Here, Santangelo contends that New York Life promised him that he would receive SSNI payments if he completed thirty years of service, that New York Life should have expected him to rely on that promise, and that he in fact relied on that promise. But Santangelo nowhere contends that he was promised he would be eligible for the SSNI payments even if he was terminated prior to retirement. Nor does Santangelo contend that he was told that the SSNI booklet, which contained the written terms of the SSNI program, would not apply to him. In fact, Santangelo concedes that the SSNI booklet “set forth ․ the prerequisites for SSNI.” And that is crucial, because the SSNI booklet provided that Santangelo would be eligible to get SSNI payments only if he was able to “continue to operate for [New York Life] under a Retired Agent's Contract.” In other words, Santangelo provides no evidence that New York Life promised that he would be eligible for the SSNI payments even if he was barred from continuing to operate under an “active Retired Agent's Contract.” Santangelo thus has not shown that there is a genuine issue of triable fact about a breach of any promise regarding SSNI payments on which he could reasonably have relied.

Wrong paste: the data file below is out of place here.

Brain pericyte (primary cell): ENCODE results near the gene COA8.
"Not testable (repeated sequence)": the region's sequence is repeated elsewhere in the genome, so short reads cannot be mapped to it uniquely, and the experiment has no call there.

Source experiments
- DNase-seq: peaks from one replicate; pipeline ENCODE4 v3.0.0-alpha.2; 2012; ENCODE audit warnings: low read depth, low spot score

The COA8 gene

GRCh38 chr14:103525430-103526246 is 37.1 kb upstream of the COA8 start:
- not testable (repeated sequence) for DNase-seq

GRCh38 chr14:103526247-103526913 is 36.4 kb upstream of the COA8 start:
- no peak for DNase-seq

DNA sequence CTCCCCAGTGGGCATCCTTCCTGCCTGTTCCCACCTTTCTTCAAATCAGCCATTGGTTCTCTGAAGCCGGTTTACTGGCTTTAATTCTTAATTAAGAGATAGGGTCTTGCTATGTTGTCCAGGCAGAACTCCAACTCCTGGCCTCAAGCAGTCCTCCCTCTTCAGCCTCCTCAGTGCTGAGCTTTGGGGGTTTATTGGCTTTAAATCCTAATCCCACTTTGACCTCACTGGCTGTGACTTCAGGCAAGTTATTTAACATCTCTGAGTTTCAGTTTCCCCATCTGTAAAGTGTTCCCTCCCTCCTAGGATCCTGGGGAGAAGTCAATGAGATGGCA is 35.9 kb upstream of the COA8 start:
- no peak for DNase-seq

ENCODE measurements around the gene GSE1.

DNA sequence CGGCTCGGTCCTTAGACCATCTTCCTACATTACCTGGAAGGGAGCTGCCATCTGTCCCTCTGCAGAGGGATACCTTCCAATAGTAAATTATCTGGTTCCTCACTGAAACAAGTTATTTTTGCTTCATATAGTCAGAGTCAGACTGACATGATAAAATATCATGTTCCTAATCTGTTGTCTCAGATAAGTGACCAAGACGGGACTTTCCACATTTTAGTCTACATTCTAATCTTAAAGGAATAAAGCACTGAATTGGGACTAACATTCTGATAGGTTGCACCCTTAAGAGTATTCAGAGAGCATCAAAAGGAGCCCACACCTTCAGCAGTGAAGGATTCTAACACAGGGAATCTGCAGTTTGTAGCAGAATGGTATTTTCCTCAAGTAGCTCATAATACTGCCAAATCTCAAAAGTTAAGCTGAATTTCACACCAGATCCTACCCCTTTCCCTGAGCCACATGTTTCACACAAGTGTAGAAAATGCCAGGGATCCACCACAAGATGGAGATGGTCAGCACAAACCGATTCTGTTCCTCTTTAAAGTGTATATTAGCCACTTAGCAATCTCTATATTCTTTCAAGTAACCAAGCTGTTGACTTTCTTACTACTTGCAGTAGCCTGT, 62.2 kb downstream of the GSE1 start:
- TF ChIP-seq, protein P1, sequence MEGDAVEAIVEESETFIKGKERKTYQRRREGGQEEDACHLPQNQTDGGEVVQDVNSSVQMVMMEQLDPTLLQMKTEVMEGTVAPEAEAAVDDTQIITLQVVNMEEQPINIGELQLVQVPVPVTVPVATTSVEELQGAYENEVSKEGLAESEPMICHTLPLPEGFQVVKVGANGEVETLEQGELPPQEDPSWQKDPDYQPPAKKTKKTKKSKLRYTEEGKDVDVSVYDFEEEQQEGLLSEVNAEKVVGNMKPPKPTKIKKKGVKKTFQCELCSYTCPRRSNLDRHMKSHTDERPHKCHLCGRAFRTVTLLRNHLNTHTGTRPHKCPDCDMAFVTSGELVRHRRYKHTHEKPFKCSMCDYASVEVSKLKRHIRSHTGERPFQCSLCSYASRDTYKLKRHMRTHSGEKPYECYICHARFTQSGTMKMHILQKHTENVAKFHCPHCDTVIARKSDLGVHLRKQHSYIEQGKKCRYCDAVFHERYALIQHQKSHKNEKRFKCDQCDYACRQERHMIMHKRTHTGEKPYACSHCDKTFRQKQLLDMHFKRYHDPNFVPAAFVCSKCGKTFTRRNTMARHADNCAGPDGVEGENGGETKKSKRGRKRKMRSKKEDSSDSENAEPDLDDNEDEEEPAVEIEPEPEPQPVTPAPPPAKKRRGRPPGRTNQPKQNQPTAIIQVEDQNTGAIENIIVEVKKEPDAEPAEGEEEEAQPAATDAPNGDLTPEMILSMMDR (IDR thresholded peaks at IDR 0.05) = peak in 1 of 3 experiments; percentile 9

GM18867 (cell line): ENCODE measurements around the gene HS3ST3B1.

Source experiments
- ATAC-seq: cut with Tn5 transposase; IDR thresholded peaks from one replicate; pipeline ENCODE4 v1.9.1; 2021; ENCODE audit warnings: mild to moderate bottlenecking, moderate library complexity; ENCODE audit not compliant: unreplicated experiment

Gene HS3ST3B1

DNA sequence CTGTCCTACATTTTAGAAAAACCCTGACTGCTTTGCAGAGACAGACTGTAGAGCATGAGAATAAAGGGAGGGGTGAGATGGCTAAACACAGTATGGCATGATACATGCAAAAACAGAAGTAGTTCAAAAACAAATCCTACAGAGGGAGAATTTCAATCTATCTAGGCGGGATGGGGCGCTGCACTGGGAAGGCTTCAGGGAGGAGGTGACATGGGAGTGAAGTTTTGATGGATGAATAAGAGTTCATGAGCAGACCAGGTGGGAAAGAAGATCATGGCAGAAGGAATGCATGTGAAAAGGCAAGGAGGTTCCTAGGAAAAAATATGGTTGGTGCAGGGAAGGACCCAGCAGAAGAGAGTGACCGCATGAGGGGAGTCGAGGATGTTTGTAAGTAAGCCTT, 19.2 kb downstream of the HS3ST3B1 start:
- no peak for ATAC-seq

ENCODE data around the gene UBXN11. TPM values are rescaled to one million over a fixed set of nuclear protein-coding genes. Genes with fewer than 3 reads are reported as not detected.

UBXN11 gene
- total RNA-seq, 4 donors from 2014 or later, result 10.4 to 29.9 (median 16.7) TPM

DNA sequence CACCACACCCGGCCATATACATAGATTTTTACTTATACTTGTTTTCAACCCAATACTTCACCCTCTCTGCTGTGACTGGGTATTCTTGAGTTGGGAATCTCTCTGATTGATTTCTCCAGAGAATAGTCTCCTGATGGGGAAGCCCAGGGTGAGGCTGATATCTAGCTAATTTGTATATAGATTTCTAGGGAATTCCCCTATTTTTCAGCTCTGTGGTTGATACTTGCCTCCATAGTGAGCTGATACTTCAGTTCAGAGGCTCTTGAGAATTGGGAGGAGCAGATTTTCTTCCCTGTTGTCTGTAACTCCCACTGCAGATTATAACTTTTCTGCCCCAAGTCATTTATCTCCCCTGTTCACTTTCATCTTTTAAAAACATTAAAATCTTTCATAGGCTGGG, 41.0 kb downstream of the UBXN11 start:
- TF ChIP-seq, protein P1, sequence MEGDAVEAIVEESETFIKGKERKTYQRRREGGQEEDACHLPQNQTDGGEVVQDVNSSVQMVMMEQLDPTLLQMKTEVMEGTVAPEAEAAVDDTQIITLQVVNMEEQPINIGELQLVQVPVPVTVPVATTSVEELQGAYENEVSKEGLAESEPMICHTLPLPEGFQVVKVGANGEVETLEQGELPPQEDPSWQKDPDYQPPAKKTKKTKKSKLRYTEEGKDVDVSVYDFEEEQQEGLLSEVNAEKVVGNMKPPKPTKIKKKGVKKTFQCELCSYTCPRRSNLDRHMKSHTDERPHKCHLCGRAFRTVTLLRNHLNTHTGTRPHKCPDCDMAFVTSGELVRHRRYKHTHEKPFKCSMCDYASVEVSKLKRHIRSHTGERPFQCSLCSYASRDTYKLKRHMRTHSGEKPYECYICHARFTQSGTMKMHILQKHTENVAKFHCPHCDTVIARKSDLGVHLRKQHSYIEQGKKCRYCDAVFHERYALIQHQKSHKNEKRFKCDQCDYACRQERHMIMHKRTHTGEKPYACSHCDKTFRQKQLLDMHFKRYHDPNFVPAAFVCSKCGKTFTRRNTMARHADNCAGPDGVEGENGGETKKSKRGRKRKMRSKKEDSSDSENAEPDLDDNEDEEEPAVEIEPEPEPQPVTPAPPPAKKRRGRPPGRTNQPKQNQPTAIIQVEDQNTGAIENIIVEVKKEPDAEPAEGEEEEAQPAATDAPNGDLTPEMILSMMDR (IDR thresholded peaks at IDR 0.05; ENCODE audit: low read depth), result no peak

That leaves Santangelo's unjust enrichment and quantum meruit claims. Santangelo alleges them separately, but as a matter of Massachusetts law, unjust enrichment and quantum meruit are the same “theory of recovery.” See J.A. Sullivan Corp. v. Commonwealth, 397 Mass. 789, 494 N.E.2d 374, 377 (Mass.1986) (“In a case involving an unenforceable contract, we allowed quantum meruit recovery, basing our reasoning on the theory of unjust enrichment.”). Quantum meruit is a theory allowing recovery where the defendant has been unjustly enriched at the expense of the plaintiff. See Liss v. Studeny, 450 Mass. 473, 879 N.E.2d 676, 682 (Mass.2008).